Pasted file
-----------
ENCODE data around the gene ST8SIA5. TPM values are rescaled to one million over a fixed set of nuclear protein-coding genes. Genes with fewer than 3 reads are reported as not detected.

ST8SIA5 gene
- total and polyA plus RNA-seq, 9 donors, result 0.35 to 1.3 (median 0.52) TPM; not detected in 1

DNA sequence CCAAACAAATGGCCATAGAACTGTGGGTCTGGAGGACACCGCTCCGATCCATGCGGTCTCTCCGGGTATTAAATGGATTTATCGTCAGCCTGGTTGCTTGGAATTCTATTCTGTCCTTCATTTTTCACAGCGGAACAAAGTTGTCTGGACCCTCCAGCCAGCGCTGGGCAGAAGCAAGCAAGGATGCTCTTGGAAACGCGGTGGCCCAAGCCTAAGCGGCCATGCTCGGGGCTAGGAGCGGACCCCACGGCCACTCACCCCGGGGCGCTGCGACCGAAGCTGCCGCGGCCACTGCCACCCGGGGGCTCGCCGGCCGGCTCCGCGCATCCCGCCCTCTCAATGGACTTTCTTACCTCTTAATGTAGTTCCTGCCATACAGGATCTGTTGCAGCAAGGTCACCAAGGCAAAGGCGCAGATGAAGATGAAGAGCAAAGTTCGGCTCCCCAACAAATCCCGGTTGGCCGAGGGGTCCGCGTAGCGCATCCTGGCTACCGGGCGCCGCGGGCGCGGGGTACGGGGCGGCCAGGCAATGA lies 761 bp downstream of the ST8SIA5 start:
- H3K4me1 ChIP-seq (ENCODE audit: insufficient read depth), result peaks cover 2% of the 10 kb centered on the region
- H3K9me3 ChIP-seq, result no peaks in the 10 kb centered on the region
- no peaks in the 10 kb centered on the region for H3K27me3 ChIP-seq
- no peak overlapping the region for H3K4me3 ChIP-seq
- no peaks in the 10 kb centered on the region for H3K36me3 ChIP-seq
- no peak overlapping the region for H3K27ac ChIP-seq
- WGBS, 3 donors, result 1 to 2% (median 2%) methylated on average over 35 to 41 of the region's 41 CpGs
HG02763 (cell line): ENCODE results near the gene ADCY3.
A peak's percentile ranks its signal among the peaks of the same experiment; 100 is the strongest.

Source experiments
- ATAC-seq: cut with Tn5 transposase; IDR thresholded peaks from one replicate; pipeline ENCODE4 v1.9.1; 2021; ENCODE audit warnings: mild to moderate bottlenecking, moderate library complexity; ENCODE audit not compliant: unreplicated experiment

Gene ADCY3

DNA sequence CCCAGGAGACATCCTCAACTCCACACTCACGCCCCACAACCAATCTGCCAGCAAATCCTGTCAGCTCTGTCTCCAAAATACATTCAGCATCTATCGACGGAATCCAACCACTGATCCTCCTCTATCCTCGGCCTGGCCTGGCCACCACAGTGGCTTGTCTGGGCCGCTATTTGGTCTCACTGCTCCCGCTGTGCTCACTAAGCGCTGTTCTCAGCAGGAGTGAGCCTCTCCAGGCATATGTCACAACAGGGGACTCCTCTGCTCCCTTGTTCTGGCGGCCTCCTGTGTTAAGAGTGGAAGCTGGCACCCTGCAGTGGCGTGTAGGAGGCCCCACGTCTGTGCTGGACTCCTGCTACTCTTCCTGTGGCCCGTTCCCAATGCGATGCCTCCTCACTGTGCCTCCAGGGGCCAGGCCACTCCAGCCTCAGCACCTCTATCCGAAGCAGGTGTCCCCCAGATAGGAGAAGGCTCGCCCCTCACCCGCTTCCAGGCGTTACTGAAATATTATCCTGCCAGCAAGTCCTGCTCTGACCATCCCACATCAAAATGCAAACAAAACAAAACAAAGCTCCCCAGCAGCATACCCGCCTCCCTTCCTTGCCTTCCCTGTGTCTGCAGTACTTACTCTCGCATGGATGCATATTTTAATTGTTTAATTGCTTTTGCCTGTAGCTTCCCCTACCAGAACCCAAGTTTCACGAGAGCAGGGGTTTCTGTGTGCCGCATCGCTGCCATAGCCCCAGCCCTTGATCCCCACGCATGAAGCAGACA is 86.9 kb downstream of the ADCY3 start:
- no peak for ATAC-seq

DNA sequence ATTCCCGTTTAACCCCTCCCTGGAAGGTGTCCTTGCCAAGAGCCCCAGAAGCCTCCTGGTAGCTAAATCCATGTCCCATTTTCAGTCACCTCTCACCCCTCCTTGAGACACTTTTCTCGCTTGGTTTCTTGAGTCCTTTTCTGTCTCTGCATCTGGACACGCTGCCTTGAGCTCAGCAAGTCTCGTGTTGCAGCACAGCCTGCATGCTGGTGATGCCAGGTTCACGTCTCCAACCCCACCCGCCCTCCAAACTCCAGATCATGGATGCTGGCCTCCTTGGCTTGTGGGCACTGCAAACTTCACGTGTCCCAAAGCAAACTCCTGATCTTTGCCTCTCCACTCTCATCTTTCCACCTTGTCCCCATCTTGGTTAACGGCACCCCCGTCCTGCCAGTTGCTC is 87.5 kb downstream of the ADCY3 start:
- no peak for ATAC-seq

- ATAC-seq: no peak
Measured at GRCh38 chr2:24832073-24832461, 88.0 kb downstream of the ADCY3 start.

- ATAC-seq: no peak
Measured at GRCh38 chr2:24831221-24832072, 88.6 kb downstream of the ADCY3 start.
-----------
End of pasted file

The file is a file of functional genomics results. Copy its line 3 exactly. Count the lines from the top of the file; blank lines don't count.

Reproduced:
- total and polyA plus RNA-seq, 9 donors, result 0.35 to 1.3 (median 0.52) TPM; not detected in 1